Biblical Christianity emphasizes the principle of solus Christus, that Christ alone saves His people for the sake of His glory, which is the glory of the triune Godhead. Thus, people who are truly Christian never tire of hearing about who Christ is and what He has done in salvation. And one of the best ways to understand the person and work of Christ is to consider one of His chief titles, Messiah.
“Messiah” is the English translation of the Hebrew word mashiach, which means “anointed one.” The Hebrew word for Messiah comes into the Greek as christos, from which we get the English word Christ. So, when we speak of Jesus Christ, we are actually speaking of Jesus the Anointed One or Jesus the Messiah.We will see in coming days that the title Messiah points to the threefold office of Jesus as our Prophet, Priest, and King. Today we will consider one of the most important appearances of the title in Scripture. Interestingly, the title “messiah” in Scripture is applied to the Persian King Cyrus, for Isaiah 45:1 refers to Cyrus as God’s “anointed,” as God’s messiah.
Cyrus is celebrated in Scripture because he conquered the Babylonian Empire and issued the decree that allowed the Jews to leave exile and go back to the Promised Land in 538 BC (2 Chron. 36:22–23). For that reason, the concept of the messianic office includes the work of deliverance as a primary focus. God, through Cyrus, delivered His people from captivity in Babylon and by that deliverance announced to the world that He—Yahweh, the Lord of Israel—is the only God and the only source of salvation (Isa. 45:22–23). Cyrus, though he did not know the Lord, was God’s instrument for rescuing His people and revealing to the world that He alone is God, the Sovereign over all creation (vv. 5–7).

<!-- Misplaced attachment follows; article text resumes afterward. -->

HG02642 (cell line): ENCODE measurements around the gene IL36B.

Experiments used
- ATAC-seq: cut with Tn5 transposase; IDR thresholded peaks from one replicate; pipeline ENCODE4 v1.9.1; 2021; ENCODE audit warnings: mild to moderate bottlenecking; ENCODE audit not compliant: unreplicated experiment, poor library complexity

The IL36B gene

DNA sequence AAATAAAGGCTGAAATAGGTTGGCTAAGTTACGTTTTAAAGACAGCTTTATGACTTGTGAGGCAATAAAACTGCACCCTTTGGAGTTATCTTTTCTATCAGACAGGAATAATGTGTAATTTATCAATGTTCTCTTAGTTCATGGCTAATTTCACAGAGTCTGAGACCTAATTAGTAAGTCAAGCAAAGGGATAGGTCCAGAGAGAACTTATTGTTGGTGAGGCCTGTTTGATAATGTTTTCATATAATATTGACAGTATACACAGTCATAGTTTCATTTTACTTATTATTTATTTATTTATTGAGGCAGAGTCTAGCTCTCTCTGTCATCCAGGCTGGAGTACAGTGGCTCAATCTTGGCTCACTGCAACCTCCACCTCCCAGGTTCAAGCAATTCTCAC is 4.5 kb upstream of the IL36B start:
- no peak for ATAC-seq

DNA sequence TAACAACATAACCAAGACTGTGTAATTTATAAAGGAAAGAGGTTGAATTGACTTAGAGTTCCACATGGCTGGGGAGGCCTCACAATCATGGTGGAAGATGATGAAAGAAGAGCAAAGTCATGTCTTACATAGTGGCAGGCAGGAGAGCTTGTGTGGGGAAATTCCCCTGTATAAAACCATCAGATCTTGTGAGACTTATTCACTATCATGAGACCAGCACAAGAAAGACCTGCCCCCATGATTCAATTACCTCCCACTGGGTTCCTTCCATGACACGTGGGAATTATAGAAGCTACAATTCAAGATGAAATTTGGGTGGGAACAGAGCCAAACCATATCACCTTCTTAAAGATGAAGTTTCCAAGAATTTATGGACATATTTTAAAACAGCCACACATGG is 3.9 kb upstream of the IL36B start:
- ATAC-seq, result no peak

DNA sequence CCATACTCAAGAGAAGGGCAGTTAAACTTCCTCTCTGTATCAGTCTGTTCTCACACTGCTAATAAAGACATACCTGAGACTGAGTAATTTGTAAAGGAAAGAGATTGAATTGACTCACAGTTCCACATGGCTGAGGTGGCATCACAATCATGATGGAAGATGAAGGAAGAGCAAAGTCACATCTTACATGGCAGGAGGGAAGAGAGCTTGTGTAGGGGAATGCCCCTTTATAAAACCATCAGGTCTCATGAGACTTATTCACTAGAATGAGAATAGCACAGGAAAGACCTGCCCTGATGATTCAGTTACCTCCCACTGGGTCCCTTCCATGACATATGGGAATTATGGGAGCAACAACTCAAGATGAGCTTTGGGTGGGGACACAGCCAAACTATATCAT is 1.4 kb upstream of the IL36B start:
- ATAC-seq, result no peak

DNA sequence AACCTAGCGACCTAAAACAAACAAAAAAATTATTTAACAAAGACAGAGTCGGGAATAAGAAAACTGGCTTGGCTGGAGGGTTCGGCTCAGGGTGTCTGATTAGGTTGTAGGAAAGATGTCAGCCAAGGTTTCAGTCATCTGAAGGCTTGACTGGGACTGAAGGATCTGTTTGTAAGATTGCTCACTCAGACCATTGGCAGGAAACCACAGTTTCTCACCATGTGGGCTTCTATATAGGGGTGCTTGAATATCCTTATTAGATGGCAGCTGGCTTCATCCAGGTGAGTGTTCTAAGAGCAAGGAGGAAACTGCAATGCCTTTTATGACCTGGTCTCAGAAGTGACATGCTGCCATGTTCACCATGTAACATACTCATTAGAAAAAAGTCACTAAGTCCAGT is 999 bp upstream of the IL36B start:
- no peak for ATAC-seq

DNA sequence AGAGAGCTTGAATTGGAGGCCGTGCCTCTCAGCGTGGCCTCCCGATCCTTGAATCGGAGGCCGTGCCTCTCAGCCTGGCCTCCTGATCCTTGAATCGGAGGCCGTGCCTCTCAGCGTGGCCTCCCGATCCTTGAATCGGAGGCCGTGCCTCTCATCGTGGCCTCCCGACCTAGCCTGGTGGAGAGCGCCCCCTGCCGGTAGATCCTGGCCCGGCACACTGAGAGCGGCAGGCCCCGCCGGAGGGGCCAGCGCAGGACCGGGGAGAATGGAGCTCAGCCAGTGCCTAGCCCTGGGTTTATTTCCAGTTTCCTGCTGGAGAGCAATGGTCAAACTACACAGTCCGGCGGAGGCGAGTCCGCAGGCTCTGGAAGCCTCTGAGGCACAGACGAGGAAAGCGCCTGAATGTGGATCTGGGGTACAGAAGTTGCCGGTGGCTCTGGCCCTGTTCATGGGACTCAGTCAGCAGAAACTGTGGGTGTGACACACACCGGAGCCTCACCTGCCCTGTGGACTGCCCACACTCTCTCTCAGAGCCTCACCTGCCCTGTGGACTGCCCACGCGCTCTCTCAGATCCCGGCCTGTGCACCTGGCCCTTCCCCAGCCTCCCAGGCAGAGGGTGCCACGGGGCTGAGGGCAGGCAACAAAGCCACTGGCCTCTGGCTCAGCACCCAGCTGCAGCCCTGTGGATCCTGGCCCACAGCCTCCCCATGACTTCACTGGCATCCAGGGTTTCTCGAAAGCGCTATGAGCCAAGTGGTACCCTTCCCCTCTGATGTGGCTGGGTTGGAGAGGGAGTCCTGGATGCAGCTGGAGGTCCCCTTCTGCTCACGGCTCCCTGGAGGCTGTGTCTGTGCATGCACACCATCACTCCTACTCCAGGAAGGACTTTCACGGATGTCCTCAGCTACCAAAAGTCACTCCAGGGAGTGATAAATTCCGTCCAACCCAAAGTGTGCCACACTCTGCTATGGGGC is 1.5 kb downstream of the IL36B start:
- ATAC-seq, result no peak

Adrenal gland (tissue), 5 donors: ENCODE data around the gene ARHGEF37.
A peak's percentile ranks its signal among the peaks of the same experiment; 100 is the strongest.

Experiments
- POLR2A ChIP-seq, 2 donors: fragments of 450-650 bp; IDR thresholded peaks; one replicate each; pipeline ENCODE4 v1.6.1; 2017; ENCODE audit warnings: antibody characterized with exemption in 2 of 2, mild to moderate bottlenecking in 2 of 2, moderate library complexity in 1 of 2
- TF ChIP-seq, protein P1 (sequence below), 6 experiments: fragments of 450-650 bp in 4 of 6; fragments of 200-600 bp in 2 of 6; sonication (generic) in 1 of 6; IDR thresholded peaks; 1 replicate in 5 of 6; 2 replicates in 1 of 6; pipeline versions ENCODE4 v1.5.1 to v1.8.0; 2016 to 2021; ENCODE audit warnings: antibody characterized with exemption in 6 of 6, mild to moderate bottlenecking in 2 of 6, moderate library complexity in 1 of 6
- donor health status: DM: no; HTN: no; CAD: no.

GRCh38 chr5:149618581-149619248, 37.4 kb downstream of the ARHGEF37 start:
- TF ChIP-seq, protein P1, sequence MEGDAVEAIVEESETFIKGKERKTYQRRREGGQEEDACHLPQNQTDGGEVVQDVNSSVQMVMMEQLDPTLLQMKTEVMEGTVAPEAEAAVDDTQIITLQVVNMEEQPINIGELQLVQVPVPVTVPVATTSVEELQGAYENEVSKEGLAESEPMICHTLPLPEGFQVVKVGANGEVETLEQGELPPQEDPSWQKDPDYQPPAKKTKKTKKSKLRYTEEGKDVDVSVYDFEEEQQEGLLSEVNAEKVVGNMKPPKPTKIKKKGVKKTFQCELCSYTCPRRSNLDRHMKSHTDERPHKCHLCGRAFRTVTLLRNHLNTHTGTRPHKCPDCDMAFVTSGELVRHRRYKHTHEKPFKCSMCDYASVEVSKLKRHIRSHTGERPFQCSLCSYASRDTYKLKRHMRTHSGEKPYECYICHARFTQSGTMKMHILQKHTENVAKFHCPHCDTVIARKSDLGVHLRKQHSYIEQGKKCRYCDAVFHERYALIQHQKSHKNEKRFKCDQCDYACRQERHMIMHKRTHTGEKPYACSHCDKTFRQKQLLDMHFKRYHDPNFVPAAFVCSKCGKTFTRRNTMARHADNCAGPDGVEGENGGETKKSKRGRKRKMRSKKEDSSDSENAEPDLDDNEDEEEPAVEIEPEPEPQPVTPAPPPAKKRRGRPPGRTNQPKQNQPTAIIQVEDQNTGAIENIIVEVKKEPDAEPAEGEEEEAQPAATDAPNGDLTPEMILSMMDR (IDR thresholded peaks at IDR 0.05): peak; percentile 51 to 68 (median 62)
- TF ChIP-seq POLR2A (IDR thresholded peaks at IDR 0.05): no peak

If this was true for Cyrus, how much more is it true for Jesus? Jesus is the Christ, the Messiah, the Anointed One, and like Cyrus, He was commissioned to deliver God’s people. Unlike Cyrus, however, Jesus knew the one true God; in fact, Jesus is the incarnation of the one true God. The deliverance Jesus brings, therefore, is far greater. It is a deliverance that rescues us from estrangement from God. It is a deliverance that frees us from the root cause of all discord, namely, sin. Jesus is the Christ, the One in whom God directly acts to save us from our wickedness (Matt. 1:21; Luke 2:11).
In his lecture on Isaiah 45, Martin Luther draws another parallel between Jesus and Cyrus: “Just as Cyrus would by his power and his expense set them free, so Christ would redeem us by His Word and grace, without cost.” Luther affirms that there is no cost that we pay for our salvation, for Jesus paid it all. Because God’s deliverance through Christ is perfect, there is no price we pay for eternal life. All we must do is believe in Jesus and we will be saved.